Superwoman Does Not Exist

 

 Submitted by Susan J. Smith, B.Sc.

Both sexes are overly stressed by life. Yes, a bit of short term stress is quite stimulating. Prolonged or frequent stress becomes debilitating.  I regularly find myself saying “superwoman does not exist” to female clients who wonder why they can’t cope when they are working in a demanding full time job, trying to be a ‘good’ mother and wife and cook and housekeeper, etc. Male stress is significant in the western world too but men don’t seem to be trying to do it all! And be perfect at it all as well! Nor culturally, in my opinion, are they under the same pressure to do it all.

 

Here’s what I’ve learned about stress – you get stressed when you perceive you cannot easily meet the demands placed upon you. That is why one person gets stressed when someone else does not – even in the same circumstance.

 

stressStress can affect young or old, working or not – it may be that you are in a difficult situation at home, school, or in the workplace. If the difficulty is that you feel over-extended then do say that you feel it is all too much. You might feel out of control by admitting this but if you try to go on doing it all you can collapse under the overload and how does that improve anyone’s quality of life? Work at letting go of unrealistic expectations regarding commitments, time pressures.

 

Practice saying “no” more often – people will actually respect you more and if they don’t and they try to bully you back into old behavior you need to get out or seek help. If you are being bullied at home, school or work do tell someone and ask them to help you find ways of changing the situation.

 

When you don’t feel you can cope you can get physical, emotional and behavioral responses which are important to recognize so that you start taking action to change the situation. In my experience stress gets more debilitating the longer it goes on.

 

My simple understanding is that what happens is your body starts to prepare to flee, fight or freeze up (like a rabbit caught in car headlights). Once you perceive a situation is overly demanding your nerve impulses stimulate you to produce chemicals (adrenaline, noradrenaline and cortisol). These then circulate in your blood and organs and the cells in your body and get it ready to act. My observation is that this isn’t too bad if you are in need of this stimulation and can do something – run, hit out, etc. When you can’t act those chemicals don’t disperse/get used up and they hang around in your body. The analogy that clients have understood most easily is that you feel like a coiled spring. The other example I use is that stress is like having the petrol pedal in a car stuck in the open position so that petrol (the stress chemicals) is coming through without the car moving – the engine is revving and has nowhere to go – prolonged revving will wear the car parts (human body) out!  Understanding stress is a life skill needed by everyone.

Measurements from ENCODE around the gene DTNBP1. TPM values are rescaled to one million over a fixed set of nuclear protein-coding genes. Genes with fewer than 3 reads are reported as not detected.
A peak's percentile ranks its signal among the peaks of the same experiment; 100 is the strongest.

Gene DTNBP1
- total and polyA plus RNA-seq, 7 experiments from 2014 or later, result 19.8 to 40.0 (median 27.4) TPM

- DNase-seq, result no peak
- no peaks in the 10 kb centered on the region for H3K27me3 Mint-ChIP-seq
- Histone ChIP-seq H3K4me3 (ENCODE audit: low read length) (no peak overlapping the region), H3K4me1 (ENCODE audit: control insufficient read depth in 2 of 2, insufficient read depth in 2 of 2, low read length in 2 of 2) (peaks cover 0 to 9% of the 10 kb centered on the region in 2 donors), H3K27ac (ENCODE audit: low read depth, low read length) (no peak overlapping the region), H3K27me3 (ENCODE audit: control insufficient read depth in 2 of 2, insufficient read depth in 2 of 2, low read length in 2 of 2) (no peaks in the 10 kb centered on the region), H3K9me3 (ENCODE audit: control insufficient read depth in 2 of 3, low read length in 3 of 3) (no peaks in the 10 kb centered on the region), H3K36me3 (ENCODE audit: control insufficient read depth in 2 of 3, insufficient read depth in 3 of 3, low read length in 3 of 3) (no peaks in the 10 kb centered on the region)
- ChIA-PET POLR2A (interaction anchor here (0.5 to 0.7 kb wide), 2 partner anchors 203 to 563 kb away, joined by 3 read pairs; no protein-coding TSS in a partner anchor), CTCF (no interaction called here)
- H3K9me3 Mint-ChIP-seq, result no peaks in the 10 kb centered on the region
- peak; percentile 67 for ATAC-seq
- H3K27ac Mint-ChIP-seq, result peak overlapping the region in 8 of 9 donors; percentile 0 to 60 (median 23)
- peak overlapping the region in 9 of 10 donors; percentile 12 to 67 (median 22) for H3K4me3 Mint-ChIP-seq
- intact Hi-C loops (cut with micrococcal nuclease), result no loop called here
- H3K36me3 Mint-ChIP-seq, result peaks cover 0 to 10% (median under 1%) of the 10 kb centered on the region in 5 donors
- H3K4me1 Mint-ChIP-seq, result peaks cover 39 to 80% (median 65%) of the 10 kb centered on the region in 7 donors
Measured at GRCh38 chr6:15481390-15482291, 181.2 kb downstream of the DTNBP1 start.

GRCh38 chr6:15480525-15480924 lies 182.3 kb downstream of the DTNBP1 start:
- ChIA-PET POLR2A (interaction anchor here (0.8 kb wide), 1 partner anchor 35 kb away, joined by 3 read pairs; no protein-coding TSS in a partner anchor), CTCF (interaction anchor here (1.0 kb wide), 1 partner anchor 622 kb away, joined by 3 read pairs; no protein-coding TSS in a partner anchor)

Chronically stressful situations can eventually, in my opinion, be life threatening as they appear to weaken the immune system which can lead to ill health and deterioration. Take stress seriously, please.  Here are some of the signs of stress-related burnout that were traditionally associated with the workplace and can actually be associated with school and homemaking too:-fatigue, feeling overwhelmed, forgetfulness, passivity and withdrawal, that “I can’t be bothered” feeling. Some of the other signs that you are stressed are if you notice you are having more arguments than usual, struggling to make decisions/concentrate, feeling impatient or are procrastinating. Are you eating, drinking or smoking cigarettes more or less than usual? Please pay attention if someone is saying that this is what they perceive as it is sometimes difficult for you to recognize the stress when you are the one living with it!

 

If you are trying to be perfect you may fear criticism or have a fear of failure and it drives you harder than necessary and creates more stress. Do you underestimate the time required to do a task? Do you tend to dominate conversations or see other people as adversaries without any real evidence that they are? Are you rigid about punctuality? All signals that you need to examine your stress levels!

 

Times to be extra gentle with yourself are when change occurs:

• Accidents

• Bereavement

• Pregnancy

• Redundancy

• Job change

• Retirement

• Loss of a friendship/relationship

• Ill health in yourself or loved one

• When being bullied (as an adult or child)